The VOA analysis is focussed on 1,230,000 premises in the ‘bulk classes’ (shops, office and industrial). Table 3 (page 6) shows that actually 320,000 of the bulk classes would see an overall fall in tax payable. However, further commentary (the third bullet point, page 8) identifies a range of property types in the ‘other’ category that would see an overall fall in tax payable. These number about 30,000, so therefore there are a minimum of 350,000 premises that would see a decrease, not 300,000 as claimed by ministers.

There are 530,000 properties in the ‘other’ category (ie other than shops, offices and industrial). All the 530,000 ‘other’ properties are shaded mauve indicating that they would face tax rises greater than 2%.

Table 3 shows that 290,000 bulk class properties would have faced increases. Therefore the only basis on which one can claim that 800,000 premises would face an increase is to assume that 510,000 of the 530,000 ‘other’ properties would have faced increases, which is obviously incorrect. In fact a maximum of 500,000 ‘others’ could be facing an increase, as the VOA itself identified 30,000 which would see decreases.

Bullet point 1 on page 8 identifies ‘Sports and Leisure’ as seeing no change. Bullet point 3 on page 7 identifies ‘Hotels outside London’ as seeing no change. These are uses in the ‘other’category comprising 22,500 premises and so, whilst all 530,000 ‘others’ are shaded mauve suggesting they would all face increases, there are a maximum of 477,500 ‘others’ that could face increases.

The VOA claims to have evidence to support increases for sectors that make up just 87,400 properties out of this 477,500 (London hotels, public houses, theatres, self-catering, caravan parks and petrol forecourts).

Of the remaining 390,100 there are 96,300 other properties (bullets 5 & 6, page 8) for which the VOA openly admits to not having any relevant evidence because they "require data which was not readily available" and "it was assumed that …" Nonetheless, despite the total absence of evidence they have been included within the category of ‘other’ property as ones that would have faced increased tax bills.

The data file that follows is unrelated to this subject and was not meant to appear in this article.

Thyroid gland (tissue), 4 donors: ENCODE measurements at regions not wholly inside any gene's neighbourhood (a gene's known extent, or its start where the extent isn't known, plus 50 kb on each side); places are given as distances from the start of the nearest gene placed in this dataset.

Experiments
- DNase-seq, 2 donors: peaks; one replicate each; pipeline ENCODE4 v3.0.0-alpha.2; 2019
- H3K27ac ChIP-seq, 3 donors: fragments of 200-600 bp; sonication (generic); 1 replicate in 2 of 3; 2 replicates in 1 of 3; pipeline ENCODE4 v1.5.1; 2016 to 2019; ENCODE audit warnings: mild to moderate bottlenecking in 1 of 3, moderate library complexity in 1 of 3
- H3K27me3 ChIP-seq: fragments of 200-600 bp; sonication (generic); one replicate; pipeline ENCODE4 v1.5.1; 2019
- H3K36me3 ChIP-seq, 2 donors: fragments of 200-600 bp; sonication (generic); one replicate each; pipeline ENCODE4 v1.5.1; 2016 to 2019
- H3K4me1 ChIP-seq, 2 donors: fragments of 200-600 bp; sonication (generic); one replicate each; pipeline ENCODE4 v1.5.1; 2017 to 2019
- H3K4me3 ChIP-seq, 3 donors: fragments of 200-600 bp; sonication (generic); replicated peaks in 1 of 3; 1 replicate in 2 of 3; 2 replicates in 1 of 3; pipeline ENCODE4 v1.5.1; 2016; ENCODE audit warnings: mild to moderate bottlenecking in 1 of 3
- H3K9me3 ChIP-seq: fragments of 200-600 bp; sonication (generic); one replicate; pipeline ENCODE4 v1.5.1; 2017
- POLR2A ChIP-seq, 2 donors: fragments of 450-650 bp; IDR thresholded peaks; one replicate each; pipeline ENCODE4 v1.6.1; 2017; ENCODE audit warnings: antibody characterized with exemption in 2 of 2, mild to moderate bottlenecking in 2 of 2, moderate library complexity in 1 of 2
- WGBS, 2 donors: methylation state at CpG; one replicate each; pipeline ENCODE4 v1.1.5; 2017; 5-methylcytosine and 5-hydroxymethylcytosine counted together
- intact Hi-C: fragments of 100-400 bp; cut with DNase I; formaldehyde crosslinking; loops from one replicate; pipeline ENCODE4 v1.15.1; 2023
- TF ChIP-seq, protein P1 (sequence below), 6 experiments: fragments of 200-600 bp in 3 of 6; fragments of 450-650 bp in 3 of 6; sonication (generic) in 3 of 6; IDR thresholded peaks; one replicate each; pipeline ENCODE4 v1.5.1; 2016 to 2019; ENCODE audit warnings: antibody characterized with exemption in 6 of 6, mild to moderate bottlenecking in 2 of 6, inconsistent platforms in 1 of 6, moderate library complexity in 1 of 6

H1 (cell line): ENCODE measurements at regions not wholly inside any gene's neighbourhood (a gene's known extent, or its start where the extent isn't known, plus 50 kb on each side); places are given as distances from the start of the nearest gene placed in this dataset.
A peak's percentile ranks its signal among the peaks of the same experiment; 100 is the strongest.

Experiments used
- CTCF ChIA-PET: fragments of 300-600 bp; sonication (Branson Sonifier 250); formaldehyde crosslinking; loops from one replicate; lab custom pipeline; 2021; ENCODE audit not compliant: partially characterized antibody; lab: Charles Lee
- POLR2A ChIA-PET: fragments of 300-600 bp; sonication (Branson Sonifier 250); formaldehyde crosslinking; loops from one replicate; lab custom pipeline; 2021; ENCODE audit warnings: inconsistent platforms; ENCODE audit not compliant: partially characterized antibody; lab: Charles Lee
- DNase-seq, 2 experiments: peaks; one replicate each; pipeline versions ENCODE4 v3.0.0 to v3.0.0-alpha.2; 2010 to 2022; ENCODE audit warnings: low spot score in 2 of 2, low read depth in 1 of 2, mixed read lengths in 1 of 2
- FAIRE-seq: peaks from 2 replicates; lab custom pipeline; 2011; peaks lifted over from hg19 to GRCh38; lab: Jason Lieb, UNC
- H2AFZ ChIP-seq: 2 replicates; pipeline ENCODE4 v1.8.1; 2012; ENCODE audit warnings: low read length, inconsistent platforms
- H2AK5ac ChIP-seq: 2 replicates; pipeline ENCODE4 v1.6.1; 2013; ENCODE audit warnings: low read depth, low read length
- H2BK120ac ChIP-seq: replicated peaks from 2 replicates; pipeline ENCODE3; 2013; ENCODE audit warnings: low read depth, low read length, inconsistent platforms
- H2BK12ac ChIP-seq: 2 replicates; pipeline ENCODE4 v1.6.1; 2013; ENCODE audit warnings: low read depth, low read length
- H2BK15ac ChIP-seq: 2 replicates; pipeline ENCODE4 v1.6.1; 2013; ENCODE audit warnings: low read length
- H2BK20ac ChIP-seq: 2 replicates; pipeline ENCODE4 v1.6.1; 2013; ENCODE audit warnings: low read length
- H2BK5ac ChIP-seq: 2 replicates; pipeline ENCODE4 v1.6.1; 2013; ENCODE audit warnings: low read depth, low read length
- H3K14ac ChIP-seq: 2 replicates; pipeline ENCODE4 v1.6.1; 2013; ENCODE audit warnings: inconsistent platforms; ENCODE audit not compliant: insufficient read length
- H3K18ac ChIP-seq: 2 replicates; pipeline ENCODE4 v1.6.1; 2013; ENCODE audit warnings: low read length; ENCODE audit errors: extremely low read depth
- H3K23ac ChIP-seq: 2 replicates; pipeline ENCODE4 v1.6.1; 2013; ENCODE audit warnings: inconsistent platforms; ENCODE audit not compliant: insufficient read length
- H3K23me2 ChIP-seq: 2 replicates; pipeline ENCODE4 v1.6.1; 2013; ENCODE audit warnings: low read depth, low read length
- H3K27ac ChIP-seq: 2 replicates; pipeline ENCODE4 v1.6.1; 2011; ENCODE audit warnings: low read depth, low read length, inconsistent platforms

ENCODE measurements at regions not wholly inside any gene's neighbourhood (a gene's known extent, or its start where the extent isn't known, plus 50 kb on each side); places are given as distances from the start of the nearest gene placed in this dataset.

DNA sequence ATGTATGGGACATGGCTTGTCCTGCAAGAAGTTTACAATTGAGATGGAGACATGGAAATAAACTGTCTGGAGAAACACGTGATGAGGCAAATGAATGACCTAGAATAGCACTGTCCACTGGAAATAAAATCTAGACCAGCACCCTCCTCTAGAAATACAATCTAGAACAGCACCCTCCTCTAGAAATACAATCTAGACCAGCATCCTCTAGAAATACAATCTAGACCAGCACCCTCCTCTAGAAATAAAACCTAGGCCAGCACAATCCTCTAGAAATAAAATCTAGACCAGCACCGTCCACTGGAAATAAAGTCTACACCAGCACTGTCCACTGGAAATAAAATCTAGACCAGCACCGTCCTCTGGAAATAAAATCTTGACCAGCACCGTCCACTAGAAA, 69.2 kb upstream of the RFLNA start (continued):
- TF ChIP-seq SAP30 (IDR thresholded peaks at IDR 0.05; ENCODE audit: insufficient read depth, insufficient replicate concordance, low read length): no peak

This leaves an additional 293,800 that have been shoved into the increases category with as good as no justification. There is comment about some properties (unknown number) being valued in respect of construction costs facing increases, but the evidence base is so flimsy it is not credible.

In conclusion, the number who would benefit from the revaluation is on the VOA’s own data clearly far greater than the Government claims and the suggested 800,000 increases is incorrect on the VOA data and requires sweeping unjustified  assumptions.

Based on what can be reasonably inferred from the VOA’s estimates and the evidence it says it has collected, about 350,000 (320,000 ‘bulks’ and 30,000 ‘other’) premises would see their bills fall, and about 377,400 (290,000 ‘bulks’ and 87,400 ‘other’) premises would see their bills rise.

There is no justification or support for the claim that 800,000 premises would have seen increases.

November 2012

Prepared 1st December 2012